Of all the apps on your iPhone or Android, how many are truly useful and how many are completely outrageous?

When it comes to scientists and apps, they don't play around. Researchers have developed an inexpensive and experimental iPhone app to transmit heart images for diagnostic purposes. The images can be sent more quickly and more reliably than an e-mail, the researchers say.

The scientists from the University of Virginia Wireless Internet Center for Advanced Technology presented their study at the American Heart Association's (AMA) Quality of Care and Outcomes Research Scientific Sessions 2013, which was held from May 15 to 17 in Baltimore.

"Simple cellular technology can save lives," said David Burt, M.D., lead author of the study and associate professor of emergency medicine at the University of Virginia School of Medicine. "This system may make pre-hospital ECG transmission a more inexpensive and reliable option. That can translate to faster treatment and saved lives."

In the study, researchers designed the app to take photos of the electrocardiogram (ECG) image, a test that involves recording the heart's electrical impulses by applying probes on the chest.

The image can be sent from an emergency medical personnel with the patient to the destined hospital physician within four to six seconds, while the same image would take 38 to 114 seconds in actual size or 17 to 48 seconds in a larger size via email.

The app was even tested more than 1,500 times on Sprint, AT&T, and Verizon plans within urban areas. Currently, the researchers are testing the app in rural locations with limited reception.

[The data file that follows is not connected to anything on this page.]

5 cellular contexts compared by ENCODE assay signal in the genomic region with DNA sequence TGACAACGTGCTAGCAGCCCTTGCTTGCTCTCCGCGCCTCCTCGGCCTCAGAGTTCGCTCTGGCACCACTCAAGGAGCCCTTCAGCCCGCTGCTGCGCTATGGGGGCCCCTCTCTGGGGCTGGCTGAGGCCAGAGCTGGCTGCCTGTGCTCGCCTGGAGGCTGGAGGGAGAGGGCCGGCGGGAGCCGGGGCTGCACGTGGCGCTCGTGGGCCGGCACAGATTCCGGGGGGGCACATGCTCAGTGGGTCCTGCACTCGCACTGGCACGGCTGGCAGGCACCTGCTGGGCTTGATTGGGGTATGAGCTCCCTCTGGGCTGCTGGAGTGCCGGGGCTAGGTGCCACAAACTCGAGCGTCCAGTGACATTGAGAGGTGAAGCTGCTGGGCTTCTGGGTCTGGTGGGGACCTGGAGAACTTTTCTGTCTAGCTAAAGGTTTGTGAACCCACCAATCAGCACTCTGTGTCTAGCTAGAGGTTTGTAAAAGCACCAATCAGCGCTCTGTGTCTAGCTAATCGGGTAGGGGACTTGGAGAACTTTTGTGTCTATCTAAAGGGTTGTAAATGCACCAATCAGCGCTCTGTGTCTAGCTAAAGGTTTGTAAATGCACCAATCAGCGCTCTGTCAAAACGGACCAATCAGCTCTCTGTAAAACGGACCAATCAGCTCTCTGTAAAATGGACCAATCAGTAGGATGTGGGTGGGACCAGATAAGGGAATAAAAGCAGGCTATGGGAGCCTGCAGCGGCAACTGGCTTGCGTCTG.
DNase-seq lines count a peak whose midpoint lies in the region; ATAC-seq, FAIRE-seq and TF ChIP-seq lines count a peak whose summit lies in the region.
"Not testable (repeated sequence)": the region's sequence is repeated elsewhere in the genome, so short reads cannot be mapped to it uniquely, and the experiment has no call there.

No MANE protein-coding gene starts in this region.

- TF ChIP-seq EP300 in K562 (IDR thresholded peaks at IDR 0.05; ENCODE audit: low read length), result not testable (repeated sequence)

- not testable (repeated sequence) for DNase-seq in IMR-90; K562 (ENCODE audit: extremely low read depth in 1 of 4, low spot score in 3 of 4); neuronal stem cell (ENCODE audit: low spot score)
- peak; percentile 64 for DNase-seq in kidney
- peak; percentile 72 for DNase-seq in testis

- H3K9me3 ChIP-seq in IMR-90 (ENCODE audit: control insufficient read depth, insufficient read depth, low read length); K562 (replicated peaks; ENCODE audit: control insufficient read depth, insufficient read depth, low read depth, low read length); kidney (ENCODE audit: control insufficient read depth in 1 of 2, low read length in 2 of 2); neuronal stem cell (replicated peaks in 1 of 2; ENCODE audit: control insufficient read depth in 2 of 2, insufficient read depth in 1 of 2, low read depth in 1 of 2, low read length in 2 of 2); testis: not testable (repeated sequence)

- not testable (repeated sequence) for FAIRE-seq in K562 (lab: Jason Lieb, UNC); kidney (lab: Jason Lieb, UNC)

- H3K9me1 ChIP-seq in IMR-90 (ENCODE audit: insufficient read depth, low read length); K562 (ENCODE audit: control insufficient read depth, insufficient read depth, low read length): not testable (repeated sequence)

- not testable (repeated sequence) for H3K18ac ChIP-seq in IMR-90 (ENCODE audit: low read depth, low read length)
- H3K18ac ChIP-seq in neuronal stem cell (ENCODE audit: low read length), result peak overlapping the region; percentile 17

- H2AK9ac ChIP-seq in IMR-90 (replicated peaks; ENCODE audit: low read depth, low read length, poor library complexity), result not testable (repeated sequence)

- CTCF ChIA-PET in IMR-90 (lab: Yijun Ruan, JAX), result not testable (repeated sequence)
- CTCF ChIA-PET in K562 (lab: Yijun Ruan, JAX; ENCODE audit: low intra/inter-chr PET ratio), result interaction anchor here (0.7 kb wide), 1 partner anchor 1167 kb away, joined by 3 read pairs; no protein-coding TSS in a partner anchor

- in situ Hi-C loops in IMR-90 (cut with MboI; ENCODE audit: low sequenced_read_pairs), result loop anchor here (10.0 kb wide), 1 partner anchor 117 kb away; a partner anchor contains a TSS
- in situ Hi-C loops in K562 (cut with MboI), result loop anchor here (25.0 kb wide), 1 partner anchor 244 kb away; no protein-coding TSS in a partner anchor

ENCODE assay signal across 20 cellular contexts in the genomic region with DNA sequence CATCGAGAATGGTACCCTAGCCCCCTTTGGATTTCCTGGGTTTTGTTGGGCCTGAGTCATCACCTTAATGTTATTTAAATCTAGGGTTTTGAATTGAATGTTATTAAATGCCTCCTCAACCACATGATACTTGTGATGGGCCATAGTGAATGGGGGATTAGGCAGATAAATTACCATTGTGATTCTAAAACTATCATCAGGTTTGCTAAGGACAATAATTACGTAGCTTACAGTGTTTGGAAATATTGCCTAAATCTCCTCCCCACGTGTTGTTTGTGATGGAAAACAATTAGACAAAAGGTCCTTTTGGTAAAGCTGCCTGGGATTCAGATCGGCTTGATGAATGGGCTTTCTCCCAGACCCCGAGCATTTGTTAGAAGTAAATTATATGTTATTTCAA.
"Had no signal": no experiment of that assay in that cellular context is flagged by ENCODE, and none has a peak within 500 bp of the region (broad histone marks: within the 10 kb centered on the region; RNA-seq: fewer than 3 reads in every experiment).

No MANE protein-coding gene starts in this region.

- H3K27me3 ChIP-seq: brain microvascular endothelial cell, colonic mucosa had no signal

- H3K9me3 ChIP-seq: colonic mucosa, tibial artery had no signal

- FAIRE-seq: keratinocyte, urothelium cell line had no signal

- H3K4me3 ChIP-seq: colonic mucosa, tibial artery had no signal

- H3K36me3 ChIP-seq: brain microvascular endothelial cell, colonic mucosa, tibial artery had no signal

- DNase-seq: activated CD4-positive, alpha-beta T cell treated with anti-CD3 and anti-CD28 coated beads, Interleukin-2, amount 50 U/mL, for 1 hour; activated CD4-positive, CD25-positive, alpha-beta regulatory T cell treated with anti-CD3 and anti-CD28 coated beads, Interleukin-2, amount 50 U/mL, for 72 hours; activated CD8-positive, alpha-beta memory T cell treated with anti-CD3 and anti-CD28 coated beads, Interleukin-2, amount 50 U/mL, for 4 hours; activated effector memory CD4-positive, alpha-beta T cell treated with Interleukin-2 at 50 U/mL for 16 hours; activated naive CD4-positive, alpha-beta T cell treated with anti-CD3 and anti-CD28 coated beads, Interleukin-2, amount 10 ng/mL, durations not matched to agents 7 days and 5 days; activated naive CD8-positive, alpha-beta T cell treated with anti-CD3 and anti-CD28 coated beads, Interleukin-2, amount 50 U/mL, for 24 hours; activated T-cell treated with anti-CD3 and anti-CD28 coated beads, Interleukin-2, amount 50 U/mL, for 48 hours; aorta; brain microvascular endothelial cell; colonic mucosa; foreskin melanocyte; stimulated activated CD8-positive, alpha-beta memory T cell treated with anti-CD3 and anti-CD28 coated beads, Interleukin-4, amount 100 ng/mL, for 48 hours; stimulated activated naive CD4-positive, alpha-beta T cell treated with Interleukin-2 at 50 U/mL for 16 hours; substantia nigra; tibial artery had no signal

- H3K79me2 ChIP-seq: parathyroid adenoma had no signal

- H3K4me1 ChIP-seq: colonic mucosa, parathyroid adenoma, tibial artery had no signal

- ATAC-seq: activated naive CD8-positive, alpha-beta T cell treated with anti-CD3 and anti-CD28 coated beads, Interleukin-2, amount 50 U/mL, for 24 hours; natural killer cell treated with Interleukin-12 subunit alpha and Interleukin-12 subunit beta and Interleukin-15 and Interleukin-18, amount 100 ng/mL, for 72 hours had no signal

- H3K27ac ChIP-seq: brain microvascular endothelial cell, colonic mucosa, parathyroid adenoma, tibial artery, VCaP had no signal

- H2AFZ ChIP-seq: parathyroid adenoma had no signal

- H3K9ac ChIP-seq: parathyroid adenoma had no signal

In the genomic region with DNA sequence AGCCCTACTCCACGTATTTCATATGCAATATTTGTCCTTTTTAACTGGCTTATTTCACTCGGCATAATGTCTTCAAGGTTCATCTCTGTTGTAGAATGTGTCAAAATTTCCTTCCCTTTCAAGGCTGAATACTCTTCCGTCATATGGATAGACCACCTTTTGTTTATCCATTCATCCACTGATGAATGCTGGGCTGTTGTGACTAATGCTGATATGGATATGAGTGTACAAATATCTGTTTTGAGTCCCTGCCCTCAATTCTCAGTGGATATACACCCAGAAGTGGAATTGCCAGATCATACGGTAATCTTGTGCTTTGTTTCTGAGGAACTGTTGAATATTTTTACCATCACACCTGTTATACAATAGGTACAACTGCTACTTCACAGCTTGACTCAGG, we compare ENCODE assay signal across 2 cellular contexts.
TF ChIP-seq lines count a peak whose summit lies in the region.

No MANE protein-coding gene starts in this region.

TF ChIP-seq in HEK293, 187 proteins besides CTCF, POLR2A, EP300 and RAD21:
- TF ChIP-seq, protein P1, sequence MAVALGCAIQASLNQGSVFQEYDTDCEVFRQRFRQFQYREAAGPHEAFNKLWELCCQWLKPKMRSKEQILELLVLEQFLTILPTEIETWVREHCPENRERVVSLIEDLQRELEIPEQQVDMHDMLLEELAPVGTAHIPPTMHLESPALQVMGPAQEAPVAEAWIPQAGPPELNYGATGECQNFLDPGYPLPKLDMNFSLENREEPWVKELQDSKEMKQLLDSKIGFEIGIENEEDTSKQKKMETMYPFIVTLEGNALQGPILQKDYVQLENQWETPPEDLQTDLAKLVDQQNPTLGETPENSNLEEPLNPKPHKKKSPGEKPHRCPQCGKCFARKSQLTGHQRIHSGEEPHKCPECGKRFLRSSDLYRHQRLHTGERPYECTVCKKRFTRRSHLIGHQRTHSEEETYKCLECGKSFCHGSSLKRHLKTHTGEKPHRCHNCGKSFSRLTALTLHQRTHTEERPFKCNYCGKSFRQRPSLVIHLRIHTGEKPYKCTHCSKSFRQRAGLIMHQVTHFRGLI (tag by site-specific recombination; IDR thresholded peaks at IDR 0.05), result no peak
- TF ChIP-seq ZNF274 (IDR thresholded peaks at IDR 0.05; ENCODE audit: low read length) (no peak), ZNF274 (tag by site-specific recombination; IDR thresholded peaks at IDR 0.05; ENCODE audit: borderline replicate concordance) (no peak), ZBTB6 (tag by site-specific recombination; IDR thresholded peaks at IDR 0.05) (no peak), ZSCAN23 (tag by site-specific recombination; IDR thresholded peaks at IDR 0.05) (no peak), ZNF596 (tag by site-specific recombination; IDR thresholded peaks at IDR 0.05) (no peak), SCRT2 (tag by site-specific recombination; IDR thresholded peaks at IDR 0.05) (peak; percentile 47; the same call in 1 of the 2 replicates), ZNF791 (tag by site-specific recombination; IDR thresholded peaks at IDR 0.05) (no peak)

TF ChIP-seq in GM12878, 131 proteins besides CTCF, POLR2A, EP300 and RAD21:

The diagnostic app could save lives by providing more time and speed the treatment process for fatal heart attacks known as ST segment elevation myocardial infarction (STEMI), which is when a blood clot blocks circulation to the heart.

Currently, some hospitals use mobile devices to take ECG photos, but in low-reception locations, it is harder to send large files. The diagnostic app has the ability to take big photos and reduce their size while preserving the clarity and resolution for an appropriate diagnosis.

"In many places, it may be feasible to transmit vital ECGs over commercial cell-phone networks, saving money, and allowing areas without commercial ECG transmission systems to still connect pre-hospital emergency medical services with STEMI treatment centers," said Burt.

Researchers have also tried other ways to improve treatment for patients experiencing fatal heart attacks. A March 2013 study by researchers at Duke University Medical Center also managed to provide timely treatment for STEMI patients by merging emergency medical services (EMS) data and the hospital's clinical data.

According to the AMA, nearly 250,000 people suffer from a STEMI in the United States, and immediate treatment to repair blood flow is necessary for survival. A common hindrance to a patient's survival is failure to get to the hospital in time.

Surgery is recommended within 90 minutes after arriving at a hospital. Another option is getting treatment with thrombolytic or clot-busting medications that dissolve blood clots blocking the artery within 30 minutes.